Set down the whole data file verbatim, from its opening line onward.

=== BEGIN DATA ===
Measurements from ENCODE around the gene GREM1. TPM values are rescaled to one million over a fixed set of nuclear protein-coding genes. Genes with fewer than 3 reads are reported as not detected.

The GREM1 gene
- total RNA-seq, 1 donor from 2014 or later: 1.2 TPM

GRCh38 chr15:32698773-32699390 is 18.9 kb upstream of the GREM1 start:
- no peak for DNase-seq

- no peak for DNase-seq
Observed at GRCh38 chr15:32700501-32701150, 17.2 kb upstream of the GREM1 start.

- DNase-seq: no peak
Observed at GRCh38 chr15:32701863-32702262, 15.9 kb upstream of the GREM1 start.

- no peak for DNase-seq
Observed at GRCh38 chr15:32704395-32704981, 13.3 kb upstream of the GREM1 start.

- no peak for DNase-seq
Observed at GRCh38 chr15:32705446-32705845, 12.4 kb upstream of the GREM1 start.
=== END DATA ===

Measurements from ENCODE around the gene GREM1. TPM values are rescaled to one million over a fixed set of nuclear protein-coding genes. Genes with fewer than 3 reads are reported as not detected.

The GREM1 gene
- total RNA-seq, 1 donor from 2014 or later: 1.2 TPM

GRCh38 chr15:32698773-32699390 is 18.9 kb upstream of the GREM1 start:
- no peak for DNase-seq

- no peak for DNase-seq
Observed at GRCh38 chr15:32700501-32701150, 17.2 kb upstream of the GREM1 start.

- DNase-seq: no peak
Observed at GRCh38 chr15:32701863-32702262, 15.9 kb upstream of the GREM1 start.

- no peak for DNase-seq
Observed at GRCh38 chr15:32704395-32704981, 13.3 kb upstream of the GREM1 start.

- no peak for DNase-seq
Observed at GRCh38 chr15:32705446-32705845, 12.4 kb upstream of the GREM1 start.